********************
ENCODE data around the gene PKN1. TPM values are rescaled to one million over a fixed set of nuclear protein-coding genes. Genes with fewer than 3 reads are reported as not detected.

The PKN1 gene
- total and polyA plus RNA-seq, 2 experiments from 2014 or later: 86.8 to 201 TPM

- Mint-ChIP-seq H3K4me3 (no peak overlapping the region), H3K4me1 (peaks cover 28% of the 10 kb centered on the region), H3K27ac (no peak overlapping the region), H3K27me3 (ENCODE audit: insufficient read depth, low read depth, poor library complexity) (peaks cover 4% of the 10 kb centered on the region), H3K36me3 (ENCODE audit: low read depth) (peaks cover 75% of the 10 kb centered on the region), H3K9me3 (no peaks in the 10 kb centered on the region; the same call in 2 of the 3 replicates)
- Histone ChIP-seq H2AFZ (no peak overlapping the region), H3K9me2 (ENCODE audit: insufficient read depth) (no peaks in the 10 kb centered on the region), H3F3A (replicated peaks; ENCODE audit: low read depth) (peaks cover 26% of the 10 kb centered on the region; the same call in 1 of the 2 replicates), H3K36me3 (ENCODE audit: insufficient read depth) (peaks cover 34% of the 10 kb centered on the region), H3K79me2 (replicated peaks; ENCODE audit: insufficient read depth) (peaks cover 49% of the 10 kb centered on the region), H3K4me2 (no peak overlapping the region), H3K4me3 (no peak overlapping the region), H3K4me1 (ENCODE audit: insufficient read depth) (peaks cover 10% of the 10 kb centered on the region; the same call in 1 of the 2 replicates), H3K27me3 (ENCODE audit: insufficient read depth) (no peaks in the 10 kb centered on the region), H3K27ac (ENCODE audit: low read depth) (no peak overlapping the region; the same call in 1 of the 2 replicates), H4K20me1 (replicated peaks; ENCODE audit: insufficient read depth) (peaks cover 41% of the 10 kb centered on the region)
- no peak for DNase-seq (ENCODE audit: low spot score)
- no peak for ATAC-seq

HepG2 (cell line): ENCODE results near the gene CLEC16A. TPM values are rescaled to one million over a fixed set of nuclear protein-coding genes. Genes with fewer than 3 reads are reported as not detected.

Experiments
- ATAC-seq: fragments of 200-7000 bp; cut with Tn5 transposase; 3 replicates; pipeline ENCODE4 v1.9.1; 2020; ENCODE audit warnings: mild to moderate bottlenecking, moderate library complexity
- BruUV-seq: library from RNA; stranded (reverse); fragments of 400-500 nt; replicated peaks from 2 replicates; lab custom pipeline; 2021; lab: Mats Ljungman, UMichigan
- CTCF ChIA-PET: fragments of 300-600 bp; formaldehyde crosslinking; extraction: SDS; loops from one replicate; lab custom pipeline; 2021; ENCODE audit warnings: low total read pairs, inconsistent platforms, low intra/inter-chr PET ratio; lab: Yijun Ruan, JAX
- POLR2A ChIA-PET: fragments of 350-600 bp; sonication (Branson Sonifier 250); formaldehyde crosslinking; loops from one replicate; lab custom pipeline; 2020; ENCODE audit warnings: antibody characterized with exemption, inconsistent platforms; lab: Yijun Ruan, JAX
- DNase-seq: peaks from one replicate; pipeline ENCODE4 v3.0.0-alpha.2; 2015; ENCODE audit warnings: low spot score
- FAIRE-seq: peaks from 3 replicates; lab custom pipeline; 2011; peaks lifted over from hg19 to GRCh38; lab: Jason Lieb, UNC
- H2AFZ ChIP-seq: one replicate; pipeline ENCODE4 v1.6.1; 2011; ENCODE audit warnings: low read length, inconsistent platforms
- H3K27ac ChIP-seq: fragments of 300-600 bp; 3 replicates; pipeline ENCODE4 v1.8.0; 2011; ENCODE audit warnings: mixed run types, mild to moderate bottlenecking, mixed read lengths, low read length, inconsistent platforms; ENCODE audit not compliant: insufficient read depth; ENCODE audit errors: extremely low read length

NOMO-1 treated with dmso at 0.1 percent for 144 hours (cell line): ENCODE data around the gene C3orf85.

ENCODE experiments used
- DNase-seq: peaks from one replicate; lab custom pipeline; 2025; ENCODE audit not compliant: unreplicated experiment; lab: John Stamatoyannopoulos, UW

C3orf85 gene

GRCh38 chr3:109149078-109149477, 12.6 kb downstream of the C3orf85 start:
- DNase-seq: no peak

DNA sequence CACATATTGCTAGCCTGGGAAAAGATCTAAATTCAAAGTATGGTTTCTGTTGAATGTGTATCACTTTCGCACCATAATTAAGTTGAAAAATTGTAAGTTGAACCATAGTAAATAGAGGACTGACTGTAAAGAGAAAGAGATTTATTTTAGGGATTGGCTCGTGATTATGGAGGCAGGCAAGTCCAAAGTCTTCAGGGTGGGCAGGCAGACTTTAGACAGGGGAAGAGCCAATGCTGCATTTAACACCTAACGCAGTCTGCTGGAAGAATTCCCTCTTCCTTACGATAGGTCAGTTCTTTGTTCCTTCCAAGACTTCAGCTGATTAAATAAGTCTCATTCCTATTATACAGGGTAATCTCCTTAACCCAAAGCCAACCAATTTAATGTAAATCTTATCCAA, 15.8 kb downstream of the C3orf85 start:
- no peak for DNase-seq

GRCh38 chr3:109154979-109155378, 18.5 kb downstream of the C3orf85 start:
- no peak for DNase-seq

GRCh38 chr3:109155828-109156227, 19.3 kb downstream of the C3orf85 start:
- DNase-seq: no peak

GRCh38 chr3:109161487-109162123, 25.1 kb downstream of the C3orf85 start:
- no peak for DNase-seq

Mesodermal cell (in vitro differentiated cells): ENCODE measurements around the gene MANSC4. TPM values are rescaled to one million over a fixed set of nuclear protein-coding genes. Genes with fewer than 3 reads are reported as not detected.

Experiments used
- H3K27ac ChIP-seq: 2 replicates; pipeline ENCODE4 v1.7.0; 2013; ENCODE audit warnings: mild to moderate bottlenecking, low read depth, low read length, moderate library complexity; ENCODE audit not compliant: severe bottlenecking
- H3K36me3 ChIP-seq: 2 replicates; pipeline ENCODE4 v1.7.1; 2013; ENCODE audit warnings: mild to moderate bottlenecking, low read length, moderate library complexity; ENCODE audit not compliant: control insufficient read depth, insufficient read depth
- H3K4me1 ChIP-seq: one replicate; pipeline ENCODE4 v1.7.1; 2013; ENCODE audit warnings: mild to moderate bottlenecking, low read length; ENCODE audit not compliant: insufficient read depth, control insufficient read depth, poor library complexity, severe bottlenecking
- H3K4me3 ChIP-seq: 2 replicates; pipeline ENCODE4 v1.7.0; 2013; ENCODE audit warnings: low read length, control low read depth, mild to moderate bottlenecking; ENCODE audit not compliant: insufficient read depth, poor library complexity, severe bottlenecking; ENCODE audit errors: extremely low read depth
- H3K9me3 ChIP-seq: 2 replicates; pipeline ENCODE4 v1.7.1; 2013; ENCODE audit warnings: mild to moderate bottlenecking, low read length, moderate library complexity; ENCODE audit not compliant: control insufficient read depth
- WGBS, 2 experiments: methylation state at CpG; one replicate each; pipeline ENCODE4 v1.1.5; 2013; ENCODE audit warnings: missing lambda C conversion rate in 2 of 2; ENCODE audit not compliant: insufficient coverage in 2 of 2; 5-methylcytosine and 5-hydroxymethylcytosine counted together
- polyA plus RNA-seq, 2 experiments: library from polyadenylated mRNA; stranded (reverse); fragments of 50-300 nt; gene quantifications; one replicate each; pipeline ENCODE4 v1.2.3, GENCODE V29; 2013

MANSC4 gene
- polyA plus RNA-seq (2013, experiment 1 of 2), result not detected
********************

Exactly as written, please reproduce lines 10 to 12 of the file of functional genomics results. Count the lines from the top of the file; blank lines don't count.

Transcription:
- ATAC-seq: fragments of 200-7000 bp; cut with Tn5 transposase; 3 replicates; pipeline ENCODE4 v1.9.1; 2020; ENCODE audit warnings: mild to moderate bottlenecking, moderate library complexity
- BruUV-seq: library from RNA; stranded (reverse); fragments of 400-500 nt; replicated peaks from 2 replicates; lab custom pipeline; 2021; lab: Mats Ljungman, UMichigan
- CTCF ChIA-PET: fragments of 300-600 bp; formaldehyde crosslinking; extraction: SDS; loops from one replicate; lab custom pipeline; 2021; ENCODE audit warnings: low total read pairs, inconsistent platforms, low intra/inter-chr PET ratio; lab: Yijun Ruan, JAX